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Oxfam backs Bill Gates, laments Nigeria’s worsening poverty, extreme inequality

By Michael Eboh

ABUJA— Oxfam International, yesterday, raised the alarm over worsening poverty and extreme inequality in Nigeria.

Speaking at a one-day colloquium on inequality in Nigeria, organised by Oxfam and Human Environmental Development Agenda, HEDA, Resource Centre in Abuja, Country Director of Oxfam in Nigeria, Mr. Iftikhar Nizami, also aligned with the views of Bill Gates on the need to focus on meeting the needs of people in the quest for economic development.

Saraki in handshake with Bill Gates as Aliko Dongote stands by

Nizami, who was represented by Head of Influencing, Oxfam in Nigeria, Mr. Abdulazeez Musa, disclosed that though Nigeria’s economy had expanded at an average of six per cent every year since 2006, more than half of Nigeria’s strong population continues to live in poverty.

However, in support of Bill Gates’ views, Nizami said:  “To combat the high levels of inequality in Nigeria, there is an urgent need for political and business leaders to build a profoundly different economy, one that puts the needs of people, particularly women and youths, first.

“Oxfam urges the evolution of economic thinking away from an all-consuming faith in GDP-measured growth, to a more human economy that recognises the well-being of all. It is time to focus directly on reducing inequality and eliminating poverty, in ways that lead to economic prosperity for all.”

In his remarks, Executive Director, HEDA Resource Centre, Mr. Arigbabu Sulaiman, stated that inequality had permeated every facets of the country, especially in the private sector, politics, and in the areas of inclusion, access to essential services and inequality in terms of access to opportunities.

He said:  “You have a situation where women constitute most of the population in a job or trade, like in small scale farming, but they have the least access to the factors of production in agriculture.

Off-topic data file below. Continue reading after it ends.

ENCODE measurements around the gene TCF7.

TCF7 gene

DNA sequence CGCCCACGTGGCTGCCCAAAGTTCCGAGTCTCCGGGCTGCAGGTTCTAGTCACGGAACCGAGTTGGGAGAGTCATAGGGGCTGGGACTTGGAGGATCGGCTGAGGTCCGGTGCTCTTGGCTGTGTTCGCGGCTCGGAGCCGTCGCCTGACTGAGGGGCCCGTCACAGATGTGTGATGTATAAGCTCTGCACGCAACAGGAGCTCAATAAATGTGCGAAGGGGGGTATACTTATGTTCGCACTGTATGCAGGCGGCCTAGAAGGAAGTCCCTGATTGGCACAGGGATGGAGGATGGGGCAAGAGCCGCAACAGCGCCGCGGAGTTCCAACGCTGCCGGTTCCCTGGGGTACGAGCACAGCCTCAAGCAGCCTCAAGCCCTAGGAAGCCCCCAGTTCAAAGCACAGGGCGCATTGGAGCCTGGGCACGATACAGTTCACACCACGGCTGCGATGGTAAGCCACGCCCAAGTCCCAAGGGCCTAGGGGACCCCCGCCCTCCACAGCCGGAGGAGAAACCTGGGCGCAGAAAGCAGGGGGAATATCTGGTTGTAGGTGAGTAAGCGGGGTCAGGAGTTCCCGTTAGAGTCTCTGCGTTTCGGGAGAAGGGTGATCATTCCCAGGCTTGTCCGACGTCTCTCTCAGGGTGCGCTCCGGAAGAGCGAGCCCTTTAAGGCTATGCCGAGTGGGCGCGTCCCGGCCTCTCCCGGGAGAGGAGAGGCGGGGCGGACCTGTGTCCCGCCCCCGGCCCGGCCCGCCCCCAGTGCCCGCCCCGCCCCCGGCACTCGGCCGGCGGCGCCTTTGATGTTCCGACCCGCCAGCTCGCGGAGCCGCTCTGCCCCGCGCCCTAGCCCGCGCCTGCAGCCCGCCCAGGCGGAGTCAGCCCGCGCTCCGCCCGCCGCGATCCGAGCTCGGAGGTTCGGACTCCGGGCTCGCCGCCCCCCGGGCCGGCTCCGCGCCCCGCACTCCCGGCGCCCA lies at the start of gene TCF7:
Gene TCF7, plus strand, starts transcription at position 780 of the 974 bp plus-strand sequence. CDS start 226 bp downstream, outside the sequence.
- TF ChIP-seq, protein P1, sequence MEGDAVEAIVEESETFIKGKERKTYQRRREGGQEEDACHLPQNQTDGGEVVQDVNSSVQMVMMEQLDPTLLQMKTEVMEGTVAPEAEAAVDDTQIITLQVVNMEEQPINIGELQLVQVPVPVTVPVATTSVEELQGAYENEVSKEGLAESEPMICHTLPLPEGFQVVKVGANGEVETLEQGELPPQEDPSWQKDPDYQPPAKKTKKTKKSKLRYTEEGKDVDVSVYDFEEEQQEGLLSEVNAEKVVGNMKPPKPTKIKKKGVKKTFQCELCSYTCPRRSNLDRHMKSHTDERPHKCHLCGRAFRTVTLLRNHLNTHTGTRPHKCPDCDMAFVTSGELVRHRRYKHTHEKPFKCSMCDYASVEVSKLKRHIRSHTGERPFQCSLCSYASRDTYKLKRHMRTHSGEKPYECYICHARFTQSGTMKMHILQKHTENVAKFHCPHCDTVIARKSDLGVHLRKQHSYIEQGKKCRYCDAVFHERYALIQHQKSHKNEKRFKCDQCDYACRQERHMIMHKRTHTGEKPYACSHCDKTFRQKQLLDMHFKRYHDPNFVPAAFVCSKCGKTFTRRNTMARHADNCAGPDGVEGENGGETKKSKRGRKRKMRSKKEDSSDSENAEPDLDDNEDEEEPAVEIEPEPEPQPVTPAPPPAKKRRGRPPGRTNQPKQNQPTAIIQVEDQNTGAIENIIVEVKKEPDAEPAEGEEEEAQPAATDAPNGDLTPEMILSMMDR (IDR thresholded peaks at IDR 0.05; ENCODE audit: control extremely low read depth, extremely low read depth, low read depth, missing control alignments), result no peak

‘’They are worst impacted by issues of climate change; the conflicts that are largely related to conflicts over resources, climate-related conflicts, women are the worst affected, even though they take the least part in those things. These are drivers of inequality.

“Government policies drive inequality; access to technology and access to education drive inequality; and when we are seeing such monstrous things as the kidnapping of the girl child from school, it means that we are further expanding the gap of access to education between the boy and the girl child. These are drivers of inequality that Nigeria must address as a country.

“We have seen that even in the private sector, where they are cosmetic approach, they do not have proper policy to address the issue of inequality, even between different cadres of staff; like between expatriates and Nigerians.  We know the wide gap between senior management staff and people at the lower end of the ladder.”

He argued that in countries where women were given opportunities to express themselves; where the population, irrespective of their gender or their sex, has access to the things that would make them flourish, development was faster achieved than in countries where inequality exists.



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